To tell the truth, The Little Match Girl by Hans Christian Andersen is a gruesome tale. Each matchstick offers no more than the tinsel consolation of a heroin syringe, followed invariably disillusionment. And finally death.
Romain Bischoff, artistic director of Silbersee asked me to compose an introduction to The Little Match Girl Passion by David Lang — a solo for a girl who is about to cross the threshold of death. She has the small child's hope of a better life in eternity, which immediately reminded me of the fantasy heaven in the last part of Mahler's Fourth Symphony.
In Paradise has become a similar story: delirious and hopefull, a dying girl looks forward to the angels that will receive her in heaven. In Paradise became a sort of pop ballad: the voice is accompanied by an MP3 from a mobile phone. Like the way children listen to their music in real life.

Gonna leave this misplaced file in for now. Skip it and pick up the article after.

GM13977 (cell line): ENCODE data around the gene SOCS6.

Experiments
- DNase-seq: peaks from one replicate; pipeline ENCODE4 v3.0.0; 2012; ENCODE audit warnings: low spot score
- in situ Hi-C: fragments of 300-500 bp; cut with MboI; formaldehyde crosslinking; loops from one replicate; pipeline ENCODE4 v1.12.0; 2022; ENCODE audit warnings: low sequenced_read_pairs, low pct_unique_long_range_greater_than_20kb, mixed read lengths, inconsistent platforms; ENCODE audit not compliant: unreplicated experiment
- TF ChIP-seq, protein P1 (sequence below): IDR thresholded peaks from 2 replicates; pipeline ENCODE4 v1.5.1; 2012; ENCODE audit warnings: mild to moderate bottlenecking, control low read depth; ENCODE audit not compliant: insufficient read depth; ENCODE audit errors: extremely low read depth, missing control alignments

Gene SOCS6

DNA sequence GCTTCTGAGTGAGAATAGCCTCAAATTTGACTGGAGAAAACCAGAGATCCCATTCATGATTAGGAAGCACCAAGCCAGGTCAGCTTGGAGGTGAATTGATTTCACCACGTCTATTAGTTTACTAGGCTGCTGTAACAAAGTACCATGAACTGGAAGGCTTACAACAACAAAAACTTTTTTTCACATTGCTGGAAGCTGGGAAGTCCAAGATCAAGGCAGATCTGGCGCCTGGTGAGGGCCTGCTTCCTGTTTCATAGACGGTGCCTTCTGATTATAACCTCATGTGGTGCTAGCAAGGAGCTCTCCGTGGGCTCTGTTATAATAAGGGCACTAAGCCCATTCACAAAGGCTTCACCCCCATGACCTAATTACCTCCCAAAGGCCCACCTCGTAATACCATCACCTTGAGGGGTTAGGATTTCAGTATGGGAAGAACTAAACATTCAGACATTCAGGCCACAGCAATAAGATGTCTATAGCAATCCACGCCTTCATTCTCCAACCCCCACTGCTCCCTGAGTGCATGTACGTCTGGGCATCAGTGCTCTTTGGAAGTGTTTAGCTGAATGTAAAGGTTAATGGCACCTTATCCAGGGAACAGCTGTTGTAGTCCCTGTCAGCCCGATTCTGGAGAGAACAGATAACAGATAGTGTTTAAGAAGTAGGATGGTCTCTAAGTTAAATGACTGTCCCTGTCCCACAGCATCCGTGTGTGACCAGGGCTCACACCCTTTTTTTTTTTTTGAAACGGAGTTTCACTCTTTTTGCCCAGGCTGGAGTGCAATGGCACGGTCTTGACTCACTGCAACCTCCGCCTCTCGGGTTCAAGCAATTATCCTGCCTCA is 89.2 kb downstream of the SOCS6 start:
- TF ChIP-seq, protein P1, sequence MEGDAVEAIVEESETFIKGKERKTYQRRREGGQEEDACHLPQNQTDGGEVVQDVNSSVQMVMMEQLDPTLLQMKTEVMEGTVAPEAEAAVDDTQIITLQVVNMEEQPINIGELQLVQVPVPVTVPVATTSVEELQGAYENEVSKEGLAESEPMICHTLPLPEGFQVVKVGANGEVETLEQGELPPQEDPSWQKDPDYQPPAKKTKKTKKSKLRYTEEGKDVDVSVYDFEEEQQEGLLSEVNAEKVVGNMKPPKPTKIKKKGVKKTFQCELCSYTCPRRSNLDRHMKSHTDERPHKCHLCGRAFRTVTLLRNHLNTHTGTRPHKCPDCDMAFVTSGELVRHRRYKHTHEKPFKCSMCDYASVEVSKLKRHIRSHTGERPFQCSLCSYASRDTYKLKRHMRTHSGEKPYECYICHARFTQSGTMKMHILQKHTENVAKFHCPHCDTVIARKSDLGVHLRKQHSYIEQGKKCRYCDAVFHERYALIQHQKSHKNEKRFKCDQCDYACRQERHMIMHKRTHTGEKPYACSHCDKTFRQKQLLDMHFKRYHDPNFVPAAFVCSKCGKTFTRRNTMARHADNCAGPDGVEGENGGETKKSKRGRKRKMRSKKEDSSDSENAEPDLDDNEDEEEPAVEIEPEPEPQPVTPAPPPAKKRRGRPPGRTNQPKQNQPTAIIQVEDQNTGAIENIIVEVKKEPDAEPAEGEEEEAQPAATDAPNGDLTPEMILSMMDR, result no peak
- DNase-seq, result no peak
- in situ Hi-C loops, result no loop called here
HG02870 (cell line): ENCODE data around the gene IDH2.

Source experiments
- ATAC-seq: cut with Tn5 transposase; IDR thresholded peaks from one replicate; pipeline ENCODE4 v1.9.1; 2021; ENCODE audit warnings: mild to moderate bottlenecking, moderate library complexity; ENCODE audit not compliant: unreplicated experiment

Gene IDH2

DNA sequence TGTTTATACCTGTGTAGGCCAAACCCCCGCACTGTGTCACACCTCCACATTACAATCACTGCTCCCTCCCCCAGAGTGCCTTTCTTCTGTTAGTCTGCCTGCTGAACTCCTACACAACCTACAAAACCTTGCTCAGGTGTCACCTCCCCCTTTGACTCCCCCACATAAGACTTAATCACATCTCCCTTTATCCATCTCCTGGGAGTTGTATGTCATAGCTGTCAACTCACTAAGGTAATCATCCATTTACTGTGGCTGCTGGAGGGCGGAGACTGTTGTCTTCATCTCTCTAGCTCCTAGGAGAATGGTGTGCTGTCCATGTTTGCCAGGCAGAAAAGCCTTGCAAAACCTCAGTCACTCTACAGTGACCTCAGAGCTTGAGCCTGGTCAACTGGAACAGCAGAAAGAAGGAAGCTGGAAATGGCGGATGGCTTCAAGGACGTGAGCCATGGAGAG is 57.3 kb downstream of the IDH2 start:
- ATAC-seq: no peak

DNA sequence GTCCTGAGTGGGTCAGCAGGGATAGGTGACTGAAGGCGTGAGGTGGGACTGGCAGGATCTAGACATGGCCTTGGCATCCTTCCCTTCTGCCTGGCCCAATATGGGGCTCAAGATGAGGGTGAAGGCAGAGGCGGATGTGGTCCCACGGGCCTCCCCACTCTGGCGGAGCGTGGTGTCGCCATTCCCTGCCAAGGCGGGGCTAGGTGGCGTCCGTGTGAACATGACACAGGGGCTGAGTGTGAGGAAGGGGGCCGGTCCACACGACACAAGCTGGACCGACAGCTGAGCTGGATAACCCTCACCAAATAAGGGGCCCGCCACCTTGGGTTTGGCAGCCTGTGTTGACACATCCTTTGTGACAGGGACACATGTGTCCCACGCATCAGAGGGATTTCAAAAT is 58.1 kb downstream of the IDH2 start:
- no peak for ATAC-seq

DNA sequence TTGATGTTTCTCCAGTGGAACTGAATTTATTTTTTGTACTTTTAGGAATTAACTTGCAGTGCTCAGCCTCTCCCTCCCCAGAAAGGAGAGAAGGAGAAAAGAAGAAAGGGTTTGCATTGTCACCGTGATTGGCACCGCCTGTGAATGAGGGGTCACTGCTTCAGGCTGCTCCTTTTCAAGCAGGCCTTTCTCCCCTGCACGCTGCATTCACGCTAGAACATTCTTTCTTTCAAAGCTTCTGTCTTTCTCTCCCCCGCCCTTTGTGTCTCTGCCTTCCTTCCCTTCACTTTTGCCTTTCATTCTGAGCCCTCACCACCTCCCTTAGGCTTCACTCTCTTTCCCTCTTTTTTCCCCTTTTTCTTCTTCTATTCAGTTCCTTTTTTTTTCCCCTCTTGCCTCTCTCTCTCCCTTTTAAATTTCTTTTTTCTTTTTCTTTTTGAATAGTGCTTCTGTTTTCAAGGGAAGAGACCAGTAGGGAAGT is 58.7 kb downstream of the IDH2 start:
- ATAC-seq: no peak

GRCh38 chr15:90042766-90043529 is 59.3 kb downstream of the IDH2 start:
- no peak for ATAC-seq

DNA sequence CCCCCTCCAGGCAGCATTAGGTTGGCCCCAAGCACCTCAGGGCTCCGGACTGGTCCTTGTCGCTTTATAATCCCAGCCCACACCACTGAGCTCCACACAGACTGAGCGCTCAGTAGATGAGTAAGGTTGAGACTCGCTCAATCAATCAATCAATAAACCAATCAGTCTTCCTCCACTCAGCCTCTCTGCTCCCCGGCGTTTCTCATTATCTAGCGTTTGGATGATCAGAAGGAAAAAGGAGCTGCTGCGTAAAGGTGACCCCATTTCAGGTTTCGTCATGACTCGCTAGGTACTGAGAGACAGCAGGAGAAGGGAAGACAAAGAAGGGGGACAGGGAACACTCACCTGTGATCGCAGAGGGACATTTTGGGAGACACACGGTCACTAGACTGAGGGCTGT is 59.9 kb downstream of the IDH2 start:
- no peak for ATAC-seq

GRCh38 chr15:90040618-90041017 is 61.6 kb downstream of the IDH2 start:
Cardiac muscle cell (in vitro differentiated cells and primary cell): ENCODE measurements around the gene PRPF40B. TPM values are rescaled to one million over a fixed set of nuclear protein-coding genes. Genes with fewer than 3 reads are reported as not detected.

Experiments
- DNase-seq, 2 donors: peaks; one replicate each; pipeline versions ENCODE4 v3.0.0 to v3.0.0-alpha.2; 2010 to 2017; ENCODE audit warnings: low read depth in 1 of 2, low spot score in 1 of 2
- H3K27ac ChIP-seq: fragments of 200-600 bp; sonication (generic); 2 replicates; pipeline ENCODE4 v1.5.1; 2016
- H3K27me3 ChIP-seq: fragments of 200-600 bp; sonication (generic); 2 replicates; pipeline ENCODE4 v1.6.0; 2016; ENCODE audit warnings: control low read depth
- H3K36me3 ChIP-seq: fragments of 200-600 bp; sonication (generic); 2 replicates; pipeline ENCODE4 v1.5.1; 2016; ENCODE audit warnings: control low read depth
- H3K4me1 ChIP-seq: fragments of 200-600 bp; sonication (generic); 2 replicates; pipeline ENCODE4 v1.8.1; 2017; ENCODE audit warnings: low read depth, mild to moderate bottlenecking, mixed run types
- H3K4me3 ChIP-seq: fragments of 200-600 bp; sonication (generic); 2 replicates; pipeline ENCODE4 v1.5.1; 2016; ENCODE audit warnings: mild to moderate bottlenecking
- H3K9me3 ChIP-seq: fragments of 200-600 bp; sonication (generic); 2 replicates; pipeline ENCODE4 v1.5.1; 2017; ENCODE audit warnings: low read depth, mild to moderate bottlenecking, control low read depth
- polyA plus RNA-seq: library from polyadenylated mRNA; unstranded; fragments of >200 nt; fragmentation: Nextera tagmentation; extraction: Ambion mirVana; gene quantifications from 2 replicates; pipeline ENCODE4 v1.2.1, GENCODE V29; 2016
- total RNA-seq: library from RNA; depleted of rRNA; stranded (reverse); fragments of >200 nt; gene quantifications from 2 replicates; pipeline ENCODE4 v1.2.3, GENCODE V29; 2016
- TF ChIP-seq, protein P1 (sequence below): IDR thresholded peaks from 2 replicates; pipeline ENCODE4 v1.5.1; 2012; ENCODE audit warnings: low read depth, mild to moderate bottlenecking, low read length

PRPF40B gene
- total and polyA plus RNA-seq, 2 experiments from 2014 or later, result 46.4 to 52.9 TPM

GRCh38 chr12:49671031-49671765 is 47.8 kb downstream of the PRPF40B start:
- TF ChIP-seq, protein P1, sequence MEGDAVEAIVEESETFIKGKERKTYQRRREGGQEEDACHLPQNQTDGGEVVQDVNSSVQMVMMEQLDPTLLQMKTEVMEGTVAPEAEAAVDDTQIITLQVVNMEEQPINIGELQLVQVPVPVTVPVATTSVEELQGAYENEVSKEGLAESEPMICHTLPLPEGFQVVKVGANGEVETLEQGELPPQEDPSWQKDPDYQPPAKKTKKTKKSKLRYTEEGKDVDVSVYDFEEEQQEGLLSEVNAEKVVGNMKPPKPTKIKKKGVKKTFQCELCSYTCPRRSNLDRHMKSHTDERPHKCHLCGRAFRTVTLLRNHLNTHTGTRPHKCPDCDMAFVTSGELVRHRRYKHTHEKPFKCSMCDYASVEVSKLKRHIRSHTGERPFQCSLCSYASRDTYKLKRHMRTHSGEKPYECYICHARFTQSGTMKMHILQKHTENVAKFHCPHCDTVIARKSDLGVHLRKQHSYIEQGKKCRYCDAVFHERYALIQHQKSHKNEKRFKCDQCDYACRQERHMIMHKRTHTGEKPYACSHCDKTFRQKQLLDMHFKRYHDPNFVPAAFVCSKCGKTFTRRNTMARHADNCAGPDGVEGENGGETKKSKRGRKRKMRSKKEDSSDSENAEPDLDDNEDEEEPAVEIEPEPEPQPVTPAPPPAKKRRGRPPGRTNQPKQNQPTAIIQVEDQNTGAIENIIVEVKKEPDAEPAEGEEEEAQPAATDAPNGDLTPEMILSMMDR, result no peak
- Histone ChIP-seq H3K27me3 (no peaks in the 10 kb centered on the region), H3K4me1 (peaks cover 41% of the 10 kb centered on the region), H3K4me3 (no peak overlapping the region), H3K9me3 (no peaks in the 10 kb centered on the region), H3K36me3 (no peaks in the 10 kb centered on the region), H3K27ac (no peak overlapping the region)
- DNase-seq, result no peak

For the text, I used a poem by Andersen, The Dying Child — a kind of Erlkönig, in which the chold, the dying in the arms of her mother hallucinates of the angels that will come to get her. I distilled the chorus from the Gregorian chant In Paradisum, from the Requiem Mass: it speaks of the angels leading you to paradise and that forever will sing for you.